The “apology” has not cut much ice as it was clear that Hockey was motivated solely by his desire to save himself. The question of whether he should be removed was clearly raised but rejected because such action would lead to a major crisis for the government.
In a piece published on Saturday, Paul Kelly, the chief political commentator for the Australian , wrote that the idea that Hockey might be removed was a “fantasy” because “it would send the Liberal Party into a tailspin that would finish the government.”
In other words, Hockey continues on because the alternative is a kind of “nuclear option”—mutually-assured destruction for the government.
Kelly’s article also pointed to a key point of Abbott’s strategy in the face of the groundswell of opposition to a budget perceived as unfair and adding to already high levels of social inequality. Abbott, he noted, would seek to stay strong on the need for “budget restoration” and operate as a “national security guardian.”
Kelly’s comments point to the underlying reasons for the increasingly bellicose remarks and actions of the Abbott government over the past weeks. Abbott eagerly seized on the Malaysian Airline MH17 disaster to issue strident denunciations of Russia and its president Vladimir Putin. Australia sponsored the UN resolution to authorise an international inspection team to investigate the crash site. According to some media reports, however, Abbott wanted to go even further and put 1,000 troops on the ground around the site.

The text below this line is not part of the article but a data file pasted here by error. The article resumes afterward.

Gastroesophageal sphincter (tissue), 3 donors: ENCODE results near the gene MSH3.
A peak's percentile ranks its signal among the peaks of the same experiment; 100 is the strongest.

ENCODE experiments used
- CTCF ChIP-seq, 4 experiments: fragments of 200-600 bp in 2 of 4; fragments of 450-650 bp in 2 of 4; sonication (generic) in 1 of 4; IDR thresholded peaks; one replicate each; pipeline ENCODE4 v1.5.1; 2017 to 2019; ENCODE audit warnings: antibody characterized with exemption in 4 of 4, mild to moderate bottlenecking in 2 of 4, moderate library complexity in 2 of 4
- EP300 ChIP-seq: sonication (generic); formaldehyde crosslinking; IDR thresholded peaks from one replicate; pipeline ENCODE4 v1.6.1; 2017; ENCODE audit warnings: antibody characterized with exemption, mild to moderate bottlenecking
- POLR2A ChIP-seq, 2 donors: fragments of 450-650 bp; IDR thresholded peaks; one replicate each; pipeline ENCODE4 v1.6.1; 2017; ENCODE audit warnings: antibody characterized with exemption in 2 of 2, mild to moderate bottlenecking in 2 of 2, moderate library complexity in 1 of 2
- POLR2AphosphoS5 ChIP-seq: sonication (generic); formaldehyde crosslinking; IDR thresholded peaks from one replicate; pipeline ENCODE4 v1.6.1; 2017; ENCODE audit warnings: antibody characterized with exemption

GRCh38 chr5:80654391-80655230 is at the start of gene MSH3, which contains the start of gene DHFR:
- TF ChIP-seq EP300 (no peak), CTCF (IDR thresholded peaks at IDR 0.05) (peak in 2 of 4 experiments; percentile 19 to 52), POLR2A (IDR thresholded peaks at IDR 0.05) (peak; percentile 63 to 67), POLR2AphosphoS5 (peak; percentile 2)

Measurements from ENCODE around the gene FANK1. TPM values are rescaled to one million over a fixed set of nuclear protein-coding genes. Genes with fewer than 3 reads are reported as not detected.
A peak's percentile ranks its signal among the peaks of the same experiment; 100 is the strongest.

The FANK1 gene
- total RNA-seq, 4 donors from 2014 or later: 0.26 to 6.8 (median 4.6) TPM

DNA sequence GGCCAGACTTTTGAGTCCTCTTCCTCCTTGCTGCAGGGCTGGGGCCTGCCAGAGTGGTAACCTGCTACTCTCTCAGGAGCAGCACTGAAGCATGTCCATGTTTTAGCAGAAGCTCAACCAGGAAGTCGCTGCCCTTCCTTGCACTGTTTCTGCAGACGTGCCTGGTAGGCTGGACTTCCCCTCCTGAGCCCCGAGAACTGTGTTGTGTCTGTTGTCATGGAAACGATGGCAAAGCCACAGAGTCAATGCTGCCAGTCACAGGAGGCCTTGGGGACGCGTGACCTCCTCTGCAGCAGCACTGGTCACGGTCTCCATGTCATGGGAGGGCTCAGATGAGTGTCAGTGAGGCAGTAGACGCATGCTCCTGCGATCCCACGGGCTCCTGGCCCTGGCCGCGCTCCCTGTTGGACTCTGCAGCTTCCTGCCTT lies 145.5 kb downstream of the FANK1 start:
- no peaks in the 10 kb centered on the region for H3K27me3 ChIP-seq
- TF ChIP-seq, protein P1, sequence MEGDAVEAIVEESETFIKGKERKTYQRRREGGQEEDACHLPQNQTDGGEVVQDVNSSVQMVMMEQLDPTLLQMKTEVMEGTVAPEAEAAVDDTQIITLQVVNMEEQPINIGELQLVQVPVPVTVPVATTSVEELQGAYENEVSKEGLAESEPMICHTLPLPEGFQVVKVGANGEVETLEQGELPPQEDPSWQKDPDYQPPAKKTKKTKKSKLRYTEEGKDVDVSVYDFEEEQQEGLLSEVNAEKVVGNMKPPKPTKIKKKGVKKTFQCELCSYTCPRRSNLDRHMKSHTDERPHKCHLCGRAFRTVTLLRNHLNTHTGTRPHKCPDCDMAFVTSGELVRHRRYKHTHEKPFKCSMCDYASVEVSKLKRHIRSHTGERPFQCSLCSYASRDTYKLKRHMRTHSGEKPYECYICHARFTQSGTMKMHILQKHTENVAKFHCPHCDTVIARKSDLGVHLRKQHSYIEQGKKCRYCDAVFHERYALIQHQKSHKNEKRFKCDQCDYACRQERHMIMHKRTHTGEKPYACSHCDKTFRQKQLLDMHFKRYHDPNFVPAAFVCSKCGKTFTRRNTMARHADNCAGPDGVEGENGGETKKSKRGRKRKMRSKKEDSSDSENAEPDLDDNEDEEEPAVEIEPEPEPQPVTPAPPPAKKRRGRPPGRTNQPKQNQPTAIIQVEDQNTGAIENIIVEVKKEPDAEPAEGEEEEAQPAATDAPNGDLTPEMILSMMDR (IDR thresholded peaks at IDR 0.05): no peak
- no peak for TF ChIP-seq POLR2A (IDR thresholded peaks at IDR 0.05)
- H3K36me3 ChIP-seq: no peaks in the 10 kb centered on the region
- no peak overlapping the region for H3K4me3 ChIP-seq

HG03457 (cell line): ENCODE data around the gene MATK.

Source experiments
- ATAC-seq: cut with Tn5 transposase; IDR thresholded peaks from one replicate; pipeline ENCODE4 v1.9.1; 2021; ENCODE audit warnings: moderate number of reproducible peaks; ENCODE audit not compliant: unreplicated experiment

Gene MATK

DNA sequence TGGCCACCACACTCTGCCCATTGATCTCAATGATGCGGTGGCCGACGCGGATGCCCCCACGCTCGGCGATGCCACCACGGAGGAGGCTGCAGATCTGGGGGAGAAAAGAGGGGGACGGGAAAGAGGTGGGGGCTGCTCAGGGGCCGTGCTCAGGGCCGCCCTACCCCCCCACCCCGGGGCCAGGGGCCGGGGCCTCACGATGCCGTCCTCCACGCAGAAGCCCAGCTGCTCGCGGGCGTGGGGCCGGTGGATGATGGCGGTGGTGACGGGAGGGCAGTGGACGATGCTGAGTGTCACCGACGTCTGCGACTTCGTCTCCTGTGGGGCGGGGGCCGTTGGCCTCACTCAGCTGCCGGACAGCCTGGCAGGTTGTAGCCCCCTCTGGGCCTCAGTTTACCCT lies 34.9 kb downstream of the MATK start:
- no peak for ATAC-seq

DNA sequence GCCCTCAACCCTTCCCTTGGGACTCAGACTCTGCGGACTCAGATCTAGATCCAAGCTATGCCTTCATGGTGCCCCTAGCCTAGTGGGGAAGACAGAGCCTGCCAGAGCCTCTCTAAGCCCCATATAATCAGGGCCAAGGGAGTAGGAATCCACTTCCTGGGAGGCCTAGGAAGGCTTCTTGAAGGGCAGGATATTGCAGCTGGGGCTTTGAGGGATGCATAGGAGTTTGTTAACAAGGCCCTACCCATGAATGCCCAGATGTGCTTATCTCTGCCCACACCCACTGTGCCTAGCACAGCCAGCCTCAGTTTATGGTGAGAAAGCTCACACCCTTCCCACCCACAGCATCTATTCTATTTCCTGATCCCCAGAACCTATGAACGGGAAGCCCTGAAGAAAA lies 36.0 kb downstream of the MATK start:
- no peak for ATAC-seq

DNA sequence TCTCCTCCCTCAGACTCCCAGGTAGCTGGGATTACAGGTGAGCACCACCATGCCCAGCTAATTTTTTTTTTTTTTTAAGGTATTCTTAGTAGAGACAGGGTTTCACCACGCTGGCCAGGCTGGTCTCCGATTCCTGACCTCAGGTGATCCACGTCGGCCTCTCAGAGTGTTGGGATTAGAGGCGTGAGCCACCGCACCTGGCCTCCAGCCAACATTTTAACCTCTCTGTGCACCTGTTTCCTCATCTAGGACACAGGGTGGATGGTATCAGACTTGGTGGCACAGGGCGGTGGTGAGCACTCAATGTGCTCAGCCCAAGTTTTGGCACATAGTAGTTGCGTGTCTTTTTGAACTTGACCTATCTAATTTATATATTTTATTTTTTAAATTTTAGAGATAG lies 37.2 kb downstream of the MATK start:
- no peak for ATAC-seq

The government has used the publication of a photograph of a seven-year old boy, the son of an Australian fighter in Syria, holding up the severed head of a Syrian soldier to push for the adoption of more extensive “anti-terror” legislation which further attacks fundamental democratic rights.
Abbott responded to the resumption of US military activity in Iraq by playing the military card and providing Australian support while refusing to rule out the use of Australian troops.
This indicates that just as other governments are seeking to deflect rising social tensions at home into military actions that threaten war, so the Liberal government is pursuing the same course.
While attention has mainly focused on Hockey’s efforts to persuade the PUP and other cross-bench Senators to back the government, the fate of the austerity program lies centrally with the Labor Party and to a lesser extent the Greens.
The Labor Party has no disagreement with a program of swingeing budget cuts, recognising that this is one of the key demands of the ruling financial elites. Labor spokespeople have taken every opportunity to make clear that while in office Labor delivered $180 billion worth of cuts. Moreover, it was prepared to “wave through” measures in the present budget, only deciding to oppose them as public opposition mounted.
The last thing the Labor Party is seeking is a budget crisis that would see the Abbott government forced out of office on a wave of opposition to its austerity agenda, given that Labor has the same program.
Accordingly Labor leader Bill Shorten has not been calling for the ousting of the government. Rather, the Labor Party insists that the government must go back and redraft the budget. That is, it should either withdraw or modify the most contentious cuts and introduce other austerity measures which Labor would then support.